By Stephanie Ciccarelli
September 23, 2008
Newer and emerging technologies have changed the way audio is recorded, edited and archived.
From archaic wax cylinders to reels to MP3s, and from analog to digital, we've come a long way in a matter of decades.
With the simplification and notably more "hands off" production process, has the work of people behind the scenes (and behind the mic) been overlooked because of perceived ease when it comes to producing audio or visual content as propagated by the Digital Revolution?
For those of you who have made transitions over the years regarding production elements such as audio recording gear and editing equipment, you've noticed a stark contrast in how your audio is recorded, cleaned up, delivered and stored.
I've heard more than a few veterans in the field, especially those who came from radio, say that there was a love affair associated with production and splicing tapes that has all but disappeared for today's voice over professionals with the dawn of digital audio recording technology.
The amount of painstaking work that it took to produce the finished work was immense. Audio engineering was by most standards an apprenticed craft, usually passed down through mentorship at radio stations and recording studios.
Have we lost that "loving feeling", or has it merely "changed" into something more "virtual"?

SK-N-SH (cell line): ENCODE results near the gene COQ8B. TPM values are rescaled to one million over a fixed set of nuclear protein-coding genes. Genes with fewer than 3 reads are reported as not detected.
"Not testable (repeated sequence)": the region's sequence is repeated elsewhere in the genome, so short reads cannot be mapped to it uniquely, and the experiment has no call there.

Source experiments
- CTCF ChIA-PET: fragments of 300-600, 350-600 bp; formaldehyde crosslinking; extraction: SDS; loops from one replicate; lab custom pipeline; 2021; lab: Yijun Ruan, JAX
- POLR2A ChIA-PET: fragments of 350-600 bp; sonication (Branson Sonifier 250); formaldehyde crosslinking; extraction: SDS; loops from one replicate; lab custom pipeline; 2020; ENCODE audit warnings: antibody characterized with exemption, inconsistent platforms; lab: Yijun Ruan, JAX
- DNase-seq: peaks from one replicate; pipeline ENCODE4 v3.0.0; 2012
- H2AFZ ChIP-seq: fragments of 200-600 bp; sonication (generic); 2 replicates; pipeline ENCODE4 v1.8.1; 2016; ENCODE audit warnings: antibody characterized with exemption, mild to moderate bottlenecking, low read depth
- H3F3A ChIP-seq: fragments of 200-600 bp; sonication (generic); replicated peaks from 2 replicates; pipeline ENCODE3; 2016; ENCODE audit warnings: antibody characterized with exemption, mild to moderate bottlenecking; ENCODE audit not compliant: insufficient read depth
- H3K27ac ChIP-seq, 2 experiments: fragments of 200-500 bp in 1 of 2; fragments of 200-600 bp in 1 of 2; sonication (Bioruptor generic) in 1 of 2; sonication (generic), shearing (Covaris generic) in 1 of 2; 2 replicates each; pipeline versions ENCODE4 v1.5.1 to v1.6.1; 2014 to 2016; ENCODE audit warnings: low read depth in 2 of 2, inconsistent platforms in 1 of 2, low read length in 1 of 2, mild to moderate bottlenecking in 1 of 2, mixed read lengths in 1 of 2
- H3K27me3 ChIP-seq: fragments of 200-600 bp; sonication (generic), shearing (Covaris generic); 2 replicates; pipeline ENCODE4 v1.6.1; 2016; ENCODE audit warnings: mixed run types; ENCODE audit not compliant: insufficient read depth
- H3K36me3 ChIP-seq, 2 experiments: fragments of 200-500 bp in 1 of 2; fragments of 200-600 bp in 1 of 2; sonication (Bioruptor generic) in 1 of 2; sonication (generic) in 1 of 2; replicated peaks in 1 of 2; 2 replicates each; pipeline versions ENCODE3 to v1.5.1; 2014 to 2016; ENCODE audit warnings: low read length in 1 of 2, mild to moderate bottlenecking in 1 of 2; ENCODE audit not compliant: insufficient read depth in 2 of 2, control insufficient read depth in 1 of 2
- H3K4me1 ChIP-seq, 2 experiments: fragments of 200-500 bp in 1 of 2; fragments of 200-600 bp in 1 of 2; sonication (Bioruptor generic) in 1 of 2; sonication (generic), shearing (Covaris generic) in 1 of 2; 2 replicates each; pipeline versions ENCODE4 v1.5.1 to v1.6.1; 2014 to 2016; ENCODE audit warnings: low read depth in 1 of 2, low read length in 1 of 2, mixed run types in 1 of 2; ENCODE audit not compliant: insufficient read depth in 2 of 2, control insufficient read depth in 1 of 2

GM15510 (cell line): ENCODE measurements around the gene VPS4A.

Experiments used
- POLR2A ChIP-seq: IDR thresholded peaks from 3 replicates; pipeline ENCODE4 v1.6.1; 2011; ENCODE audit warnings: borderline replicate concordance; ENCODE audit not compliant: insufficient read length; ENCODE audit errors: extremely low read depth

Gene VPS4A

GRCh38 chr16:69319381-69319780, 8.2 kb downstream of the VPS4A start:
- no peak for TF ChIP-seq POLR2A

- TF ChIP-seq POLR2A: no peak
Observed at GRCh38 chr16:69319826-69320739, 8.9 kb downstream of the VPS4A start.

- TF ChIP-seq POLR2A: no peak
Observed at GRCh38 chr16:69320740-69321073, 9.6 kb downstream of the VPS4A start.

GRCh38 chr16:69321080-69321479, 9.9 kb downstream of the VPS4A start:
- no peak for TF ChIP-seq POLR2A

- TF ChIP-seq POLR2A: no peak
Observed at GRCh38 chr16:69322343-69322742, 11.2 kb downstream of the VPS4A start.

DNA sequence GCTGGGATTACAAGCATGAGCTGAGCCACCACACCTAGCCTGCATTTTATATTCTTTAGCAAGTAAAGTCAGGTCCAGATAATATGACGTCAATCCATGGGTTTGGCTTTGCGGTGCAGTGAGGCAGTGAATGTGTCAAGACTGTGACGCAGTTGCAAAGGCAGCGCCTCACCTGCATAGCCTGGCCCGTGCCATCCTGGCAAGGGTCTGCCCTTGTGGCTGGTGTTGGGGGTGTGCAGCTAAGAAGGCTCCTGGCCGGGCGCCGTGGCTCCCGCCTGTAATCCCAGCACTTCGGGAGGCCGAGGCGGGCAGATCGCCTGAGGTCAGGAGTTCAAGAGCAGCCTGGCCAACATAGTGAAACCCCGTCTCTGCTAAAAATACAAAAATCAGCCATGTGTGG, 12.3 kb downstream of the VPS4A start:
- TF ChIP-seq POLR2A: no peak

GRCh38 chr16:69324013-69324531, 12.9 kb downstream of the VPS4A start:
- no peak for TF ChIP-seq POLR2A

In the thick of things, it's hard to get perspective, but by looking back we can learn more than a thing or two.
Here are some questions to ponder:
à¹ Has digital recording / editing made performers and producers lazy?
à¹ Has the digital way of doing things changed the mental process behind how sessions are run?
à¹ Has the ease of use of tools and software made it easier to discredit the work of those in production?
à¹ Are you more detached from your work on an emotional level because it's less laborious physically?
à¹ What has technology done in this respect to elevate the craft of audio engineering?
I want to thank you for your animated discussions in our previous article and I look forward to hearing your thoughts on this topic as well :)
Â©iStockphoto.com/Olivier BlondeauRelated Topics: analog, audio, audio recording, digital, equipment, gear, radio, recording, recording studios, software, technology, voice acting, voice overs